After the shock of a loved one dying and all the activity that follows leading up to the funeral is done, the society we live in expects us to get over it and return to everyday normality quickly.
In many ways, however, the pain gets worse, and there can be long months ahead of feeling the almost unbearable fact of seperation. This can be particularly bad at the nine month point when, in the Hindu tradition, it is ackowledged that the soul completes its' move out of physical reality (echoing nine months in the womb before birth), and in the second year when most of one's friends expect you to have"got over it".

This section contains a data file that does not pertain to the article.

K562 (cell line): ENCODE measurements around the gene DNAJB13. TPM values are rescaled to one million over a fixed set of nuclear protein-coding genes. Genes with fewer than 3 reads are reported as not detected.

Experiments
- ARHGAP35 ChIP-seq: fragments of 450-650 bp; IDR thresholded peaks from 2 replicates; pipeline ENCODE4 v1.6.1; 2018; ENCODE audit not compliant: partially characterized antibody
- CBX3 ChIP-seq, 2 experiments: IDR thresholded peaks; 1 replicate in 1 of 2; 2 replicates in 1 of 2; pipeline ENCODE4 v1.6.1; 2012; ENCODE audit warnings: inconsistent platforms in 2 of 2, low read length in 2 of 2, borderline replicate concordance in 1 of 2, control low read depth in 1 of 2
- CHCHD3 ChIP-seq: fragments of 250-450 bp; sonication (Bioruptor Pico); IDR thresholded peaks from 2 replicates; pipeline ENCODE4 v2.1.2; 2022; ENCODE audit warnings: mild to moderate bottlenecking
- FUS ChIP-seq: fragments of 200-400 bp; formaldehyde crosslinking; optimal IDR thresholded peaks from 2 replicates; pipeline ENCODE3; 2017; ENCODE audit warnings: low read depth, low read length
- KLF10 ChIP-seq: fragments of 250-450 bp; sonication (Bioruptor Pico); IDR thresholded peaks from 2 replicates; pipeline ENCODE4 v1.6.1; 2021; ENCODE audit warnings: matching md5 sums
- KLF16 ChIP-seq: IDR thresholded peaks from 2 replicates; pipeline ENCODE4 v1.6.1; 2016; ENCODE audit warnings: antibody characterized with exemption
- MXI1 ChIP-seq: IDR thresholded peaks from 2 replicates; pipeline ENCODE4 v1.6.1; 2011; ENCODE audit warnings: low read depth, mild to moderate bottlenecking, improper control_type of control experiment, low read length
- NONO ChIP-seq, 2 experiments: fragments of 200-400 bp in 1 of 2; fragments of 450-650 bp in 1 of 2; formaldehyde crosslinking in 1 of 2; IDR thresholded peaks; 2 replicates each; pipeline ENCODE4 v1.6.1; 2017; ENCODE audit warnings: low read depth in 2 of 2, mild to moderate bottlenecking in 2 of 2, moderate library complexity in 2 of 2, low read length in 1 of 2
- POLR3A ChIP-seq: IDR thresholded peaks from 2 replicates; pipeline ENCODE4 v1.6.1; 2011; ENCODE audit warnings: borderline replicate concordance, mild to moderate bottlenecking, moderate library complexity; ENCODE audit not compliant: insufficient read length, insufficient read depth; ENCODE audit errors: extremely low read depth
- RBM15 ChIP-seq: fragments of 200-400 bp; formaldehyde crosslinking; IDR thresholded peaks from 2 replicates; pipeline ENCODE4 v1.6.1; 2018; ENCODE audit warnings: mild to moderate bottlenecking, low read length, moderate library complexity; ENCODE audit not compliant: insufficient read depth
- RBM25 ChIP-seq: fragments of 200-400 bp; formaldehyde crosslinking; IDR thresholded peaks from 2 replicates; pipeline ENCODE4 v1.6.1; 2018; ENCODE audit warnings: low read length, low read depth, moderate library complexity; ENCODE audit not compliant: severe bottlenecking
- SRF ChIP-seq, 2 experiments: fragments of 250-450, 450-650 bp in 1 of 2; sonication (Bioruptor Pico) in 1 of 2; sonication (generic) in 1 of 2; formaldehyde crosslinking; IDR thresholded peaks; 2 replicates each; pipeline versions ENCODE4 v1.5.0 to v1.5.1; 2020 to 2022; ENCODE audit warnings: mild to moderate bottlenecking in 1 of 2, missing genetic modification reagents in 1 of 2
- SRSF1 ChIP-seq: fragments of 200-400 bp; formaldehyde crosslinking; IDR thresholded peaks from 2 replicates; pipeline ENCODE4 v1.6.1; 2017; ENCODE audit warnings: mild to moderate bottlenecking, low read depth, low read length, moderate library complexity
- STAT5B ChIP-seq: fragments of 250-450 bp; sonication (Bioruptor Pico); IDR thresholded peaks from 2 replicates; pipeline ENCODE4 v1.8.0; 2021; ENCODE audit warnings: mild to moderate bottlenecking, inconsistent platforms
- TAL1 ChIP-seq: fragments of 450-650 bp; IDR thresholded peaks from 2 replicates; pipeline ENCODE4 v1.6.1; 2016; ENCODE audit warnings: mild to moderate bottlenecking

As a psychotherapist, I am used to sitting with people to listen and 'be' with then as they unfold through the process of their grief. As I know from what happened to me following the death of my parents, an impartial ear that allowed me to just be what I was emotionally in that moment made it safe for me to feel the truth of my feelings in a way that was reliving, affirming and enabling. Our English tradition of 'stiff upper lip' is of no use here.
Sessions can be in person, on the phone, or on skype.